RSF sent an urgent appeal today to the UN Special Rapporteur on Violence Against Women, Dubravka Šimonovic, asking her to issue a public condemnation of the misuse of sex charges against journalists who criticise the Moroccan authorities.
Allegations of rape or sexual assault must naturally be taken seriously and thoroughly investigated. However, RSF has a long list of elements that cast doubt on the credibility the allegations in some cases. RSF’s appeal has the support of Moroccan feminist organizations.
“Accusing a critical voice of rape is a well-known known practice used by the Moroccan intelligence service,” said Paul Coppin, the head of RSF’s legal unit. “The method, which discredits journalists and deters supporters, seems to have been applied in Omar Radi’s case, and in other recent cases involving journalists.
“Such methods neutralize critical journalists but also weaken the fight for women’s rights. Therefore, RSF appeals urgently to the UN Special Rapporteur on Violence Against Women to condemn this dangerous misuse of rape accusations.”
Radi, 34, has been investigating sensitive subjects for more than 10 years, making him a target of judicial harassment. Two days after Amnesty International published a report saying his phone was bugged by the authorities using sophisticated spyware, Radi was accused officially of “receiving funds from abroad” in connection with “intelligence services”.
Before being taken into custody on 29 July, he was questioned 10 times by the police about spying allegations before eventually being accused of sexual assault. He has always maintained the relationship was consensual, which was backed up by an account from a colleague who was present at the party where the events occurred.
RSF’s complaint to the UN has received support from several Moroccan feminist organizations which have expressed doubt about the charges against Omar Radi and other journalists who have faced sex charges in recent years.
Several leading feminists have told RSF they support the move, including Khadija Ryadi , the former head of the Moroccan Human Rights Association and co-ordinator of the Omar Radi support committee. In a report sent in support of RSF’s referral to the UN, she refers to new methods of intimidation that have appeared recently in Morocco: “They concern morality, in particular allegations of sexual assault, human trafficking, adultery, illegal abortion and extra-marital sex, which is forbidden under Moroccan law.”
According to observers, accusations of this kind are generally followed by smear campaigns orchestrated by media organizations close to the regime, “which are what the authorities are really aiming for, to ruin the person concerned, killing them symbolically by destroying their influence in society”, said Ryadi. “And it also creates fear among others, causing a vacuum around the accused”.
To support its referral, RSF has linked it to the manifesto of the feminist collective Khmissa which has publicly condemned “the exploitation of women by a government mouthpiece purely in order to wreak revenge on rights activists”, and a petition by a Moroccan feminist collective which states: “Condemning rape, sexual violence and the exploitation of women’s bodies means also refusing to see them used and abused for political purposes”.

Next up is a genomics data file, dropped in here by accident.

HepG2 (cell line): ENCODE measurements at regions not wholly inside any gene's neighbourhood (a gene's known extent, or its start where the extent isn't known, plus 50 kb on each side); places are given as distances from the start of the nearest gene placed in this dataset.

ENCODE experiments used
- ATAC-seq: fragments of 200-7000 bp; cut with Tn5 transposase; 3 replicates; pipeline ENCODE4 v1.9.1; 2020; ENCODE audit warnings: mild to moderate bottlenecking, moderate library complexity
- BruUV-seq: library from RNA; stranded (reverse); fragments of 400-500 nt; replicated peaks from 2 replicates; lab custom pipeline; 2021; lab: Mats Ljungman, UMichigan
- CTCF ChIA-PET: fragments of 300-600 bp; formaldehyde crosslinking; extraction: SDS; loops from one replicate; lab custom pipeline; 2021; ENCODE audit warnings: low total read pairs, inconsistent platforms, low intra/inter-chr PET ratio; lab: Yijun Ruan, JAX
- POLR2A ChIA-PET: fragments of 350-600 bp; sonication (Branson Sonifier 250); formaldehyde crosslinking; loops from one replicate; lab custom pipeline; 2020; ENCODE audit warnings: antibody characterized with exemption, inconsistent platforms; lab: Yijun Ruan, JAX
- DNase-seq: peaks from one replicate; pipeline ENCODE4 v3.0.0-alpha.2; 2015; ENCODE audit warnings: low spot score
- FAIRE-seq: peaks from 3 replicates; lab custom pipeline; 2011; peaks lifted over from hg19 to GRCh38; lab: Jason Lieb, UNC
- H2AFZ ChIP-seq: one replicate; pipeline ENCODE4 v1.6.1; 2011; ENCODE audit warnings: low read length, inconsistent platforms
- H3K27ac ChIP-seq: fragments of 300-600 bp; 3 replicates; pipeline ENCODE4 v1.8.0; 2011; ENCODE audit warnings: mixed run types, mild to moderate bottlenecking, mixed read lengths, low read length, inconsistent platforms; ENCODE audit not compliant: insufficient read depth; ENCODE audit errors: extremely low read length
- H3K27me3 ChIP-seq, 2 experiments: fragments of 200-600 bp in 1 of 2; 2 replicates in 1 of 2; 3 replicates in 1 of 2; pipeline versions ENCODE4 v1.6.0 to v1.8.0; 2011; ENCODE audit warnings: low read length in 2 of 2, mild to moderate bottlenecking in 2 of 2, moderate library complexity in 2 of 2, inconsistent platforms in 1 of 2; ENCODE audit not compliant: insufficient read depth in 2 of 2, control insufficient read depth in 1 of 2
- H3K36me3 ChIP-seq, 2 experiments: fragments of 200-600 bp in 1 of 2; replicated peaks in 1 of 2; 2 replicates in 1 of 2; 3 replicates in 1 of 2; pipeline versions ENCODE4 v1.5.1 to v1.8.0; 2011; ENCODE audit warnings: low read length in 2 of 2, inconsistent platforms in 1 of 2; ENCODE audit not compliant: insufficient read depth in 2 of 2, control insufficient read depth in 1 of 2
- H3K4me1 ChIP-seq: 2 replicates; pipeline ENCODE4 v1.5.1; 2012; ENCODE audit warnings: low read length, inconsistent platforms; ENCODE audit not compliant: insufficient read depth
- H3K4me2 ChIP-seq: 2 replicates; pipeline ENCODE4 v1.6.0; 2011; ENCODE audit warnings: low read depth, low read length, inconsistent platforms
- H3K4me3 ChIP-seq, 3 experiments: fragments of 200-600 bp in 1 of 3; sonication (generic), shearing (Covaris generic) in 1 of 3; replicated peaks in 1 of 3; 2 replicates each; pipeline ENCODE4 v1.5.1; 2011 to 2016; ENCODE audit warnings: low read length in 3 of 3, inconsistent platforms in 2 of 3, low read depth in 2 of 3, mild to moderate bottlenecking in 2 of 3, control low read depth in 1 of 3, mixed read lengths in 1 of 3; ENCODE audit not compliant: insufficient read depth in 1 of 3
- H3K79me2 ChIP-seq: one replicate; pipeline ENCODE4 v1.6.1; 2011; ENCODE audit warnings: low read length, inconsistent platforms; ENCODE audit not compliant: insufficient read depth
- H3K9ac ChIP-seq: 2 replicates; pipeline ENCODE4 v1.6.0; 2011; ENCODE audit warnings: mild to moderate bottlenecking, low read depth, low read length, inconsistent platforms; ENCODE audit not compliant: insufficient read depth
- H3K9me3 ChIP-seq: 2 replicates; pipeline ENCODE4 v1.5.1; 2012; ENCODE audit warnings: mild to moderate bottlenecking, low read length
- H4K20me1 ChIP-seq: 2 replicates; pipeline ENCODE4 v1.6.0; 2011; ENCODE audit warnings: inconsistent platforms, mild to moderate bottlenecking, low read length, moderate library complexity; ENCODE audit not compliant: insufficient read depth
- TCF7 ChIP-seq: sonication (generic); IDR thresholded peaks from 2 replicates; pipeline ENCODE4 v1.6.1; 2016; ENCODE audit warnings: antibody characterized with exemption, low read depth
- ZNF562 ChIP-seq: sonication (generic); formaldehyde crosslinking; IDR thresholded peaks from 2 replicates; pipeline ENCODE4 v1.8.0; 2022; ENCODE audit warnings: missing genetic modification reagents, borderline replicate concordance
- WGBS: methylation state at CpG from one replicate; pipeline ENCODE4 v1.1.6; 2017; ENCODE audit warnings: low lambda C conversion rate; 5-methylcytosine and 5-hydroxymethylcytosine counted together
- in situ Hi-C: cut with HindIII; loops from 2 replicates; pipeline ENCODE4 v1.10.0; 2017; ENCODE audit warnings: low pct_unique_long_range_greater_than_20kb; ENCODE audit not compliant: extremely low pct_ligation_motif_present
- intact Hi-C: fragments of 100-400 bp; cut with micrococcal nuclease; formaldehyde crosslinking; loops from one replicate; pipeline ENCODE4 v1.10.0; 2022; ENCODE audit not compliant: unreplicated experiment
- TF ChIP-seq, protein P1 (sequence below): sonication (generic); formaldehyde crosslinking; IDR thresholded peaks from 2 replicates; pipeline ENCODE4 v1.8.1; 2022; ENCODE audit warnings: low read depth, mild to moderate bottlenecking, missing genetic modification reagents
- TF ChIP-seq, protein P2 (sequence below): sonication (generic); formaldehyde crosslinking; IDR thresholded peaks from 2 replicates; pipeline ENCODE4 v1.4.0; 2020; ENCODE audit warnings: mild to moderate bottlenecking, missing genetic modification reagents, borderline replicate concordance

Besides the harassment to which Omar Radi has been subjected, suspicions about the sexual assault allegations have been aroused by other similar cases. In the past five years, at least four other journalists viewed as critical or troublesome by the government have also been convicted of sex charges.
Taoufik Bouachrine, owner of the daily Akhbar Al Yaoum who has been behind bars since February 2018, was sentenced to 15 years’ imprisonment last October for human trafficking and rape, despite one of his alleged victims having denied in Moroccan and foreign media that she had made any such allegations against him, publicly accusing the police of putting words in her mouth.
She was sentenced to six months’ imprisonment for giving false testimony and defamation as a result. She fled Morocco and has since become the target of a smear campaign by media outlets close to the Moroccan security services.
More recently, the editor-in-chief of the same newspaper, Souleiman Raissouni, was prosecuted for sexually assaulting a young activist of the LGBTQ community. He was arrested on 22 May on the basis of a verbal allegation rather than a formal complaint, in contravention of Moroccan law. A few days after these allegations came to light, “another young activist reported on her Facebook page that she had been asked to make a complaint against Souleiman, even though she had nothing whatsoever against the journalist”, said Ryadi.
Eight months earlier, on 30 September 2019, his niece, Hajar Raissouni who also works at Akhbar Al Yaoum, was sentenced to a year’s imprisonment for having had an abortion and for extra-marital sexual relations, both against the law in Morocco. She always denied the abortion allegation, describing the accusations as politically motivated and intended to discredit her. She said she was questioned by the police about stories she had written about the so-called “Hirak” protests in Morocco’s northern Rif region and about her uncle’s activities.
Besides these three cases targeting journalists who worked for the same newspaper, an earlier sex case was used to discredit another journalist in 2015. Hicham Mansouri, a member of the Moroccan Association of Investigative Journalism (AMJI), was sentenced to 10 months’ imprisonment for “complicity in adultery” after police raided his home without a warrant. The journalist was subsequently questioned by officers without his lawyer on matters unrelated to adultery. While he was on remand, Mansouri was the subject of a smear campaign against which he unable to defend himself.
Morocco is ranked 133rd out of 180 countries and territories in RSF's 2020 World Press Freedom Index.